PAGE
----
Needless to say, that first session on my own with our counselor was a really difficult one. As he helped me peel back the layers of my pain to help me see where it was really coming from, it felt as if he was literally tearing away pieces of me. We dug so far back that we both learned (pretty much at the same time) that not only had I been traumatized once, but twice. And these traumas weren't the type that lasted for a brief second, but they went on for periods of weeks, months and years. It was quite a moment of awakening. It really helped me to see that my current circumstances weren't what was causing my pain, or our marital disagreements, or the discord in my home, it was the past that still lingered. Unresolved. Unacknowledged. And unforgiven. I felt so child-like, so little and so very, very vulnerable. I wanted to curl up in a fetal position and suck my thumb. I needed someone to stroke my hair and tell me everything would be alright. In a way, my counselor did that - only he kept his hands to himself. :)

The one thing he said that made me literally melt into a pile of puddles was, "You're not defective."

I can't really verbalize how much that hit me square in my soul, but let's just say it did. When you go through life feeling like you can't measure up, and like everything you've ever done really doesn't mean anything unless it's just right, or trying to do things in a certain way to keep people from leaving your life or rejecting you, then words like that mean more than winning a kazillion bucks. To the little girl sitting in my counselor's office that day, it meant that I was good enough. Hallelujah and Amen.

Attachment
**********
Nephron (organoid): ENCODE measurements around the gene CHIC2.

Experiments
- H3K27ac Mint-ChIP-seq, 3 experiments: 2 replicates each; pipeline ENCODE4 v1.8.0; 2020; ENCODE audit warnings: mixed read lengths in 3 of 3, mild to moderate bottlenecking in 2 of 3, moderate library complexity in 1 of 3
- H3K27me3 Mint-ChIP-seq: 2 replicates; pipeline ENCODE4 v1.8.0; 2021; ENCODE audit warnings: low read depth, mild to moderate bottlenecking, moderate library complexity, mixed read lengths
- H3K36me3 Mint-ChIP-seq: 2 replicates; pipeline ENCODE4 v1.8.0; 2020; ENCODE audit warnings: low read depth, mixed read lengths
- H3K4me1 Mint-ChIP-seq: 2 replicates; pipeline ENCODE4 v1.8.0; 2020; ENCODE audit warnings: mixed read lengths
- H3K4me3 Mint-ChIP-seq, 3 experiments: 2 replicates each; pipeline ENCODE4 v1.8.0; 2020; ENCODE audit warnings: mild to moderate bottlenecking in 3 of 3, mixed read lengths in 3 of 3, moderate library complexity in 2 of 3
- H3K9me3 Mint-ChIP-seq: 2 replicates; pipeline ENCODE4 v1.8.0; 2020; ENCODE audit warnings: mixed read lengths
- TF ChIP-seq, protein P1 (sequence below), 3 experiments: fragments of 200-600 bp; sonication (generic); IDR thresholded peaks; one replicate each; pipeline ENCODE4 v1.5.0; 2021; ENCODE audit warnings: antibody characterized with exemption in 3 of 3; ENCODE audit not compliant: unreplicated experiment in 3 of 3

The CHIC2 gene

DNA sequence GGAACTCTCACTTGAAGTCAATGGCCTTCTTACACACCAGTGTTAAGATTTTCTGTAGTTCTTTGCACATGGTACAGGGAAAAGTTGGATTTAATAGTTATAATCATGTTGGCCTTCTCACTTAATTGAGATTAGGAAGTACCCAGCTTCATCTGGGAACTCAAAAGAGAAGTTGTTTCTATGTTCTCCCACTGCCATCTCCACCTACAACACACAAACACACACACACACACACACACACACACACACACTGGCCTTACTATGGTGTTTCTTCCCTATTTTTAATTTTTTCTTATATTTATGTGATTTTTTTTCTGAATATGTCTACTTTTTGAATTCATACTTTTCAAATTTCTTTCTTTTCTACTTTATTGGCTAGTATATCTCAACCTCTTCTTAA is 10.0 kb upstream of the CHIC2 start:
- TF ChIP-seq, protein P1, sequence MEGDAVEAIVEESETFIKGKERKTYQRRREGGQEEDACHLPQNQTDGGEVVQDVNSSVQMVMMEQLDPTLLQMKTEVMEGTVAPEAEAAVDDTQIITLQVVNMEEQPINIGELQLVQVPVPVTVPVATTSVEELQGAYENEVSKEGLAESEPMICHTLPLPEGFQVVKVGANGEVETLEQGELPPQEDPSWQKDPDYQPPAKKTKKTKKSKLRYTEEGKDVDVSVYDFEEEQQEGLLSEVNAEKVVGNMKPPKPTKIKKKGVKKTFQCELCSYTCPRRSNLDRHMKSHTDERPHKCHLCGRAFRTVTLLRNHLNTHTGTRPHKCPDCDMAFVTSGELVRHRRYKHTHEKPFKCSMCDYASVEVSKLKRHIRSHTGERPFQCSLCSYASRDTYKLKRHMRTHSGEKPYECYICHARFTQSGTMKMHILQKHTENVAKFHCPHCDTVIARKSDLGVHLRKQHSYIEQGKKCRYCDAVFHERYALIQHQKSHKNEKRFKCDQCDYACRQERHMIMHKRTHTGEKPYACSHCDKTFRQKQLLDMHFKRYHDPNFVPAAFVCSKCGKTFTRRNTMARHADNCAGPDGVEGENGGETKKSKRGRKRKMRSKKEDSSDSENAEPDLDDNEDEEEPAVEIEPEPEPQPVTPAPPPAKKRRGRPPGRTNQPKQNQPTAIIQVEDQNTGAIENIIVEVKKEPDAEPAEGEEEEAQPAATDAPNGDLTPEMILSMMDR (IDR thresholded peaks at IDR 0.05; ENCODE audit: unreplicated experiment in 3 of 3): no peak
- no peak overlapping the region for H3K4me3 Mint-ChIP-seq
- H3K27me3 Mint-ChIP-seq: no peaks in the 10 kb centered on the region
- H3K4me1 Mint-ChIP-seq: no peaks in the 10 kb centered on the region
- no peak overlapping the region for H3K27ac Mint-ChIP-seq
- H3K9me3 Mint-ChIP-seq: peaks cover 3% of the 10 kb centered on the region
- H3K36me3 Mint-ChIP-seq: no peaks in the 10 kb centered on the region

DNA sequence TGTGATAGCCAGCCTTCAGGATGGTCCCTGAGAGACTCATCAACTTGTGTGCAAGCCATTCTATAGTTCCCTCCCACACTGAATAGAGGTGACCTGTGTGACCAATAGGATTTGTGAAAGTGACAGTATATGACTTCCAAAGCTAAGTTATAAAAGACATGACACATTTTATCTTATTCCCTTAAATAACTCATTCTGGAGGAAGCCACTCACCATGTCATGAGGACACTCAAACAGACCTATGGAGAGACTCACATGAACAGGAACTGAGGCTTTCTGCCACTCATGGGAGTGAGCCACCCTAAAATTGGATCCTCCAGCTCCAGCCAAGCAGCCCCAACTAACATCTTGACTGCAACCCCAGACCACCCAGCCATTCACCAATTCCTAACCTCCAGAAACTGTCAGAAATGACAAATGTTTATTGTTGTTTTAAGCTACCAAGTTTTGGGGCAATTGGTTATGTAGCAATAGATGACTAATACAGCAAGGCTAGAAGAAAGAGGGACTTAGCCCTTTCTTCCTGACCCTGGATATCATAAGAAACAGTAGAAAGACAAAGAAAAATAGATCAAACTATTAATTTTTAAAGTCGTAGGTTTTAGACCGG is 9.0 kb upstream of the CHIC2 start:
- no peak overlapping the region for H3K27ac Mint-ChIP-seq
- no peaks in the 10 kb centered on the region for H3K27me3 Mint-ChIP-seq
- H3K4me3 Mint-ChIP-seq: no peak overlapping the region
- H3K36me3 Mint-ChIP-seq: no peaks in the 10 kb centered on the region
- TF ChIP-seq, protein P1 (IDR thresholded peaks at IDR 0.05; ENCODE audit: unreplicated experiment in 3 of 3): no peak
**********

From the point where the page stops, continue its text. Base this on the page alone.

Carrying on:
I went through counseling in High School for some related issues - but I have to say that at that point when I was asked to find my "inner child", I really couldn't possibly do that, because in reality, I still was a child. Today, I get it. I can say I know that feeling now, and it's just bizarre! It's also exhausting. I hope I don't have to do it much longer. I want to grow up soon.

I'm so insanely grateful that this is happening right in the middle of marriage counseling, because I really feel like I have someone on my side to hold me through this stuff... and a best friend to encourage me and to keep me upright to get through to the other side. That other side: The joyful side of me, the side that I miss.

I believe that my inability to discuss some of my past with the people of my present, has kept those emotions and feelings buried so deep, that when they bubble to the surface, it makes a big mess. Right now, we're mopping up tears, sweeping away hard feelings, and dusting the cobwebs off of my memories that have such a stranglehold on my life. I'm looking for the positive, seeking encouragement, and holding on to the Word to show me my next steps.

I guess this is the part where I actually mention that our counselor revealed to us yesterday at our couple's session that he firmly believes I am suffering from Post-Traumatic Stress. He said he'd been thinking about what I'd told him all week, and he kept going back to the neatly typed list of only 20 "eye-brow raising" symptoms that I'd been really suffering with, and he couldn't see it as anything but obvious. Obvious to anyone but me, I guess.